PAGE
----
L.K.: Yeah, exactly.
A.S.: “…That’s all the song is really about, it’s about somebody who has a fantasy and nobody else will buy into it.” We all know people like that.
L.K.: I’m sorry, I’m just distracted again by thinking about what a great song this is live though. It really is great. It doesn’t need the confetti.
A.S.: Absolutely not.
L.K.: It’s one of the few remaining songs Linnell plays accordion on anymore. Dan on piano and backup vocals is always fun to watch.
A.S.: And just about anything that features Linnell on accordion is worth seeing live.
L.K.: Danny leaping up into the air at the bass solo is amazing. It’s just a really energetic song and the band usually seems to really get into it. It’s also great with a live horn section too, although I’ve only seen that in YouTube videos, never in person.

A.S.: Speaking of the horns, there’s that demo version of the song, which is interesting in terms of hearing the song’s development, although it does lose a lot without the horns.
L.K.: Oh yeah, the demo! Back in the days of Quicktime videos! This song is in such a ridiculous key though, why oh why did John Linnell write that song in the key it’s in?
A.S.: Why does anyone write any song in any key?
L.K.: I don’t know, but you’d think you would pick one that’s easier to think in/play in. I don’t want to play accordion in F#! (Is this another song that’s in a different key live? I forget…)
A.S.: Nope. It’s still in F#, as noted in that one video from the last Beachland performance where they note the following song’s key is F#, and I knowingly yell out “YEAH” because I’m a creep.
L.K.: Oh man, I remember that. That was amazing. And I mean, you were just the one who yelled “YEAH!”, but I was thinking it. Quietly. To myself.
A.S.: But anyway, in terms of the buttons on the left hand, the song’s chords aren’t that far apart.  They’re just in an awkward key. It’d be much more annoying for, say the horns, likely than on accordion.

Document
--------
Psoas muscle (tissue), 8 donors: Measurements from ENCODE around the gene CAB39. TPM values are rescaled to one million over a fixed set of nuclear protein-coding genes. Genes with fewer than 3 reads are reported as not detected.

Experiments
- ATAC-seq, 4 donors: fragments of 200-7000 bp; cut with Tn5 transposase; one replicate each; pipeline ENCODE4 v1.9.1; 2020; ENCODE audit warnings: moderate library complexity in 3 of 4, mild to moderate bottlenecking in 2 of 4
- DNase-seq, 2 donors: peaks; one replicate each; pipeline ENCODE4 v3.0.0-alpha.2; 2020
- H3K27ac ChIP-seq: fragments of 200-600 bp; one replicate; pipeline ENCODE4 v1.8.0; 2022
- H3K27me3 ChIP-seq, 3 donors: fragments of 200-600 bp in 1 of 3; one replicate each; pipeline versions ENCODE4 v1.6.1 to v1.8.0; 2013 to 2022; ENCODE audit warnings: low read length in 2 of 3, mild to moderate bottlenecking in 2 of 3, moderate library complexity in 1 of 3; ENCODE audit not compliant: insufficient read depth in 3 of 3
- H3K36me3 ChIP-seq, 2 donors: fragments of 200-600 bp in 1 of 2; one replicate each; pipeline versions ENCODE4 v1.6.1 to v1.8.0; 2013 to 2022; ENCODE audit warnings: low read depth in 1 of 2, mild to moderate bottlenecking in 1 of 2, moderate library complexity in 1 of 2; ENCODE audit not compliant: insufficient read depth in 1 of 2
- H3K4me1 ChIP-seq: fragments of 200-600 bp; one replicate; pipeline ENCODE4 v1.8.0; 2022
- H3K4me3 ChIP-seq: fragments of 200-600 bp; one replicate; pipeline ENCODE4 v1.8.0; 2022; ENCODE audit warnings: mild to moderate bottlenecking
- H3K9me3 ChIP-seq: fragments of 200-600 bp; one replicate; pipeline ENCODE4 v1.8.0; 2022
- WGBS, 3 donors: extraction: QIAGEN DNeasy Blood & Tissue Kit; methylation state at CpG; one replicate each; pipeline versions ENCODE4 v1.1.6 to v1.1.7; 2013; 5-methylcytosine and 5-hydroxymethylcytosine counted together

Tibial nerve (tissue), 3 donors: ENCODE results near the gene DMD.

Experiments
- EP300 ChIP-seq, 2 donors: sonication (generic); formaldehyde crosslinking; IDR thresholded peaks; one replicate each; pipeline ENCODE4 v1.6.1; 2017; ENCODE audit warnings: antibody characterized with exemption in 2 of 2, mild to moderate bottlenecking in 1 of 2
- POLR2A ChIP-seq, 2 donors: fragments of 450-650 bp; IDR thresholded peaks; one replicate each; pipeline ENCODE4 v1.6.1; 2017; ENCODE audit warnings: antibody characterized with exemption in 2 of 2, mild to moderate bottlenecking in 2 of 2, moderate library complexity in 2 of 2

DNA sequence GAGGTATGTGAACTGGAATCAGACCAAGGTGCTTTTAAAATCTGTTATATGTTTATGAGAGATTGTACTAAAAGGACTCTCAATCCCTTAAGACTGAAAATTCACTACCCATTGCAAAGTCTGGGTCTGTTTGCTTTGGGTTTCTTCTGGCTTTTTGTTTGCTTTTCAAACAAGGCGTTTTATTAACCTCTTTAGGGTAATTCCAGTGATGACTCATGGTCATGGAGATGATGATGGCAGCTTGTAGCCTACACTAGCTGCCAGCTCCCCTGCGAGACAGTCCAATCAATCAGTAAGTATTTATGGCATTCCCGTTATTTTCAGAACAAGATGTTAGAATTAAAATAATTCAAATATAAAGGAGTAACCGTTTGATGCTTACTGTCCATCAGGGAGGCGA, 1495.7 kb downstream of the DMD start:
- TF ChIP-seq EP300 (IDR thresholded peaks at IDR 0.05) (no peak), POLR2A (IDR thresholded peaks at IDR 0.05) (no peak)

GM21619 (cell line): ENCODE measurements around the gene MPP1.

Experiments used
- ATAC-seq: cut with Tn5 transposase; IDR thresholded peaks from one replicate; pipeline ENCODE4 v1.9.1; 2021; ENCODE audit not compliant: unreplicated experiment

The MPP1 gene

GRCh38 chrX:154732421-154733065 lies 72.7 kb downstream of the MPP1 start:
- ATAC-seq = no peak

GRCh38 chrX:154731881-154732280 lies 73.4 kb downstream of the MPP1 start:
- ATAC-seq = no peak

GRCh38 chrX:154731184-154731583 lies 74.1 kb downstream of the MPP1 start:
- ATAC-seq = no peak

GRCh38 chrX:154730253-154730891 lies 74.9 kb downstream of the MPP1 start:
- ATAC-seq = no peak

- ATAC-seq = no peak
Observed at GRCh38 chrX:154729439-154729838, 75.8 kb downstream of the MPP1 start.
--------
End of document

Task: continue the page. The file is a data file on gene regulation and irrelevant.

L.K.: Yeah, but I think Linnell tends to rely more on the piano key side of the accordion, in which case, this would be annoying to play. Maybe he uses the buttons for this, I don’t know, I can never see his left hand. I always wind up at the opposite end of the stage from the side he usually stands on to play accordion.
A.S.: I’ve never paid close enough attention either.
L.K.: Yeah.
A.S.: This song also marks the last official video the Johns starred in until last year.
L.K.: Oh yeah, that’s true! I’m actually not a really big fan of the music video for this song though. Too much stupid animation.
A.S.: I don’t think there’s that much.
L.K.: Okay, there’s not that much, but what there is is really pointless and dumb. That section with the volcano and the spiders just should not exist. I say this as a person who ordinarily enjoys trippy crazy animation, but that part is just dumb. I do like all the weird little freeze-frame bonuses in the video though, even if it is kind of gimmicky, i.e. the labels on the medicine bottles.
A.S.: I’m very fond of the “President Drops”.
L.K.: Oh, and just if you’ve never experienced They Might Be Giants in marching band format, you should check out Cornell’s band doing “Doctor Worm”.
A.S.: Oh yeah, that Big Red Band knows what’s up.
L.K.: Kind of ironic given that I think John Flansburgh was the only person in several generations of his family to not go to Cornell. (That and the fact that this is John Linnell’s song anyway…)
A.S.: The only thing that would be cooler is if someone arranged Sparks’ “Get In The Swing” for college marching band.
L.K.: Now that would be impressive… but songs with tempo changes don’t make the best things to march to.
A.S.: It could work.